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Night Terrors 

The Enterprise gets trapped in a Tyken's Rift, an energy-absorbing rupture in space, where all but Data, Troi and Guinan experience rising hallucinations and paranoia.


Les Landau


Gene Roddenberry (created by), Pamela Douglas (teleplay by) | 6 more credits »

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Episode cast overview, first billed only:
Patrick Stewart ... Capt. Jean-Luc Picard
Jonathan Frakes ... Cmdr. William Riker
LeVar Burton ... Lt. Cmdr. Geordi La Forge
Michael Dorn ... Lieutenant Worf
Gates McFadden ... Dr. Beverly Crusher
Marina Sirtis ... Counselor Deanna Troi
Brent Spiner ... Lt. Commander Data
Rosalind Chao ... Keiko O'Brien
John Vickery ... Andrus Hagan
Shaun Duke ... Ensign Gillespie (as Duke Moosekian)
Craig Hurley ... Ensign Peeples
Brian Tochi ... Ensign Kenny Lin
Lanei Chapman ... Ensign Sariel Rager
Colm Meaney ... Chief Miles O'Brien
Whoopi Goldberg ... Guinan


The Enterprise finally locates the missing starship USS Brittain, twenty-nine days after its distress call. Counselor Troi, sensing trouble, joins Riker's boarding party. Among the brutally annihilated crew, only its Betazoid counselor, Andrus Hagan, survived but in shock. Dr. Crusher's autopsies conclude that thirty-four crewmen killed each other or themselves with either phasers, other weapons, or even bare hands, with the Captain's last log revealing a paranoiac fear rising among them. As the Enterprise prepares to tow the Brittain to the nearest starbase, its own crew starts sensing other presences and exhibiting rising mistrust, ramping up towards full-blown paranoia. With the Enterprise itself unable to leave, Data finds themselves, as was the Brittain, stuck in a rift in space. With nearly all the crew affected, Picard puts the immune android Data in temporary command. Dr. Crusher herself experiences a nightmarish hallucination but discovers a chemical imbalance signifying that... Written by KGF Vissers/revised by statmanjeff

Plot Summary | Add Synopsis


TV-PG | See all certifications »


Official Sites:

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Release Date:

16 March 1991 (USA) See more »

Company Credits

Production Co:

Paramount Television See more »
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Technical Specs


Sound Mix:




Aspect Ratio:

1.33 : 1
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Did You Know?


The USS Brattain was named after Walter Houser Brattain, an American physicist, who, along with John Bardeen and William Shockley, invented the transistor. See more »


When Doctor Crusher enters the room with the body bags, you get a clear view of the third body bag in the middle. The bag is clearly folded at the feet; however, after the hallucination when Crusher says "go away," you can see the bag has been flattened. See more »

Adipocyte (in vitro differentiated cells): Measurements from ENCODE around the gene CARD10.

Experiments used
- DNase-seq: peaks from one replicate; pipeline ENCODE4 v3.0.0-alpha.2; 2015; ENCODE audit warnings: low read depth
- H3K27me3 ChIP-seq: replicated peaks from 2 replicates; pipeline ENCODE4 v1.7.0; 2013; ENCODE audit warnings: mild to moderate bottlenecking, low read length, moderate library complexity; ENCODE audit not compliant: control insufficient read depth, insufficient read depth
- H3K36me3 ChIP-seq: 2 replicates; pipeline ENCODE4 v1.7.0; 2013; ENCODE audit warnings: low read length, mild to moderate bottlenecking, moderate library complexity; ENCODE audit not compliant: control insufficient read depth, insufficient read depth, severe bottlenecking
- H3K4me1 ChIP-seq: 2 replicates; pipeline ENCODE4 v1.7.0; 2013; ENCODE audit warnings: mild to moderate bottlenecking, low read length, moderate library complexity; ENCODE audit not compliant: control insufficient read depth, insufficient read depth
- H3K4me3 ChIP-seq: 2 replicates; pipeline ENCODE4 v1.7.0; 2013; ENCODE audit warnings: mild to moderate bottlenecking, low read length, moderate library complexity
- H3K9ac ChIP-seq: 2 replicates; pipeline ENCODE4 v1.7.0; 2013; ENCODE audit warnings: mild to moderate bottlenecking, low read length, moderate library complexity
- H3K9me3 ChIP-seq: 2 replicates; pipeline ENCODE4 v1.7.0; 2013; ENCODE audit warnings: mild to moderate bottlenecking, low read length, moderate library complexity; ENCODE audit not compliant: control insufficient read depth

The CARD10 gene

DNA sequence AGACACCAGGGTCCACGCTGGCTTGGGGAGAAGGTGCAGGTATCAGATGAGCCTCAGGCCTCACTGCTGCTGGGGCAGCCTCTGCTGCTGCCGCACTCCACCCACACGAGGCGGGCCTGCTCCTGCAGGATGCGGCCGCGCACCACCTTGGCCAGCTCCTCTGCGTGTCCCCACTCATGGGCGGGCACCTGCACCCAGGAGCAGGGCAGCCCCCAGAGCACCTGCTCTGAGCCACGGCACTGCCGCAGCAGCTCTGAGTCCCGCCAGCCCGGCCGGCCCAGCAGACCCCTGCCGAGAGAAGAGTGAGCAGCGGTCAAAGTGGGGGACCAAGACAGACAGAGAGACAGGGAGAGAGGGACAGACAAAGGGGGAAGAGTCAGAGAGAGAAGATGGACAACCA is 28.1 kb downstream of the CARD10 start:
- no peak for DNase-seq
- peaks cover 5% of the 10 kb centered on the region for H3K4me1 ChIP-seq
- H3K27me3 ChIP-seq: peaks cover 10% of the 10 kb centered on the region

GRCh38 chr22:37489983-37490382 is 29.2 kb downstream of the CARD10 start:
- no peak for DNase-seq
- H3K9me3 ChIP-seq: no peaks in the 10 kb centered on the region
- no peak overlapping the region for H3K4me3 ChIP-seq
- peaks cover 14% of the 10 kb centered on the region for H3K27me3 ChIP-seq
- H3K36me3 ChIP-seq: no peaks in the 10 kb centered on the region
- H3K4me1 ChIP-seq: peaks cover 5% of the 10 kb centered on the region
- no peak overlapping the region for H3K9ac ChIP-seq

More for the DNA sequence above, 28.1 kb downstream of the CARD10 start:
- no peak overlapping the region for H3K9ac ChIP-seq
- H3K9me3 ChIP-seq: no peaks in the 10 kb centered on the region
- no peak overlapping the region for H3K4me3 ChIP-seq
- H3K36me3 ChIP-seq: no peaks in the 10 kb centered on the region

Lt. Commander Geordi La Forge: Okay, all power's been channeled to the, um... the...
Lt. Commander Data: The main deflector dish.
Lt. Commander Geordi La Forge: Yes! Right, the... deflector dish.
Lt. Commander Geordi La Forge: So... um... What do we do now?
Lt. Commander Data: Data to bridge. Mr. Worf, activate the deflector.
See more »


Referenced in After Trek: Magic to Make the Sanest Man Go Mad (2017) See more »


Star Trek: The Next Generation Main Title
Composed by Jerry Goldsmith and Alexander Courage
See more »

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User Reviews

Slick, Cool, and Loads of Fun
6 June 2013 | by RestlessRustSee all my reviews

Coming off the disappointing resolution of Clues, TNG bounces back with another mystery that has a much more satisfying conclusion. But I'll get to that (no spoilers in this review).

It starts off with the Enterprise arriving on the scene of a derelict ship: the Brattain. The Brattain's engines have no power, and all its crew are dead (save one, who only has a single vital purpose for the plot) -- it turns out they killed each other. The Brattain's logs indicate an increase in paranoia and erratic behavior in the weeks leading up to everyone's demise. What happened?

The lack of power to the engines is also a mystery. Geordi says everything should work, but nothing does. They decide to put the Brattain in tow, but then the Enterprise starts experiencing engine problems, as well.

The crew also starts to have issues with aggressive behavior, hallucinations, memory loss, and the like. Even when Crusher discovers the cause, there isn't anything they can do about it. Meanwhile, Troi is having nightmares about floating through space and hearing voices. And as Picard realizes that he, too, is not immune, he confides in Data that he may be the one crew member that can keep them from ending up like the Brattain.

All this sets up for a nice, tight resolution to the mystery, but there are also some neat little touches along the way. For example, as the days progress, Troi's hair looks more disheveled. Picard looks visibly older. Crusher fumbles in search of her communicator pin. They sell it. And we buy it.

This is an all-around enjoyable episode. It's everything that's good about Star Trek, rolled up into a suspenseful hour-long episode. Easily one of the best of the season, if not the series.

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